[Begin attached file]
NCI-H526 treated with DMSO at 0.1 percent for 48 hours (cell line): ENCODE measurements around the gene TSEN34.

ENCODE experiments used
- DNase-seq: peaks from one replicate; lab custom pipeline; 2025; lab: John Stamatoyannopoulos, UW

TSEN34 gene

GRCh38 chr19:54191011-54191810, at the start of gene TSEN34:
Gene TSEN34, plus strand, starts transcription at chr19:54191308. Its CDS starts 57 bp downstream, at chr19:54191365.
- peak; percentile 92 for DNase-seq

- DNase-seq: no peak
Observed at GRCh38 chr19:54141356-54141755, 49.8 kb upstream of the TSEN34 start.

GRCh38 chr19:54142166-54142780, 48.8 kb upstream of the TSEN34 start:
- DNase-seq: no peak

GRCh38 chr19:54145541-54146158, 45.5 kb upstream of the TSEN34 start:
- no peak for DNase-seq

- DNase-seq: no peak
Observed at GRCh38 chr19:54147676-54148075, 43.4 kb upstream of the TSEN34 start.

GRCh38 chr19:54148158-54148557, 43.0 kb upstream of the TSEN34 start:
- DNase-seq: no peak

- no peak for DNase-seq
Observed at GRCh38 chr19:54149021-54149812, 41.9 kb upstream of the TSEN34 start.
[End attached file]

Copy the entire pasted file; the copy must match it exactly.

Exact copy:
NCI-H526 treated with DMSO at 0.1 percent for 48 hours (cell line): ENCODE measurements around the gene TSEN34.

ENCODE experiments used
- DNase-seq: peaks from one replicate; lab custom pipeline; 2025; lab: John Stamatoyannopoulos, UW

TSEN34 gene

GRCh38 chr19:54191011-54191810, at the start of gene TSEN34:
Gene TSEN34, plus strand, starts transcription at chr19:54191308. Its CDS starts 57 bp downstream, at chr19:54191365.
- peak; percentile 92 for DNase-seq

- DNase-seq: no peak
Observed at GRCh38 chr19:54141356-54141755, 49.8 kb upstream of the TSEN34 start.

GRCh38 chr19:54142166-54142780, 48.8 kb upstream of the TSEN34 start:
- DNase-seq: no peak

GRCh38 chr19:54145541-54146158, 45.5 kb upstream of the TSEN34 start:
- no peak for DNase-seq

- DNase-seq: no peak
Observed at GRCh38 chr19:54147676-54148075, 43.4 kb upstream of the TSEN34 start.

GRCh38 chr19:54148158-54148557, 43.0 kb upstream of the TSEN34 start:
- DNase-seq: no peak

- no peak for DNase-seq
Observed at GRCh38 chr19:54149021-54149812, 41.9 kb upstream of the TSEN34 start.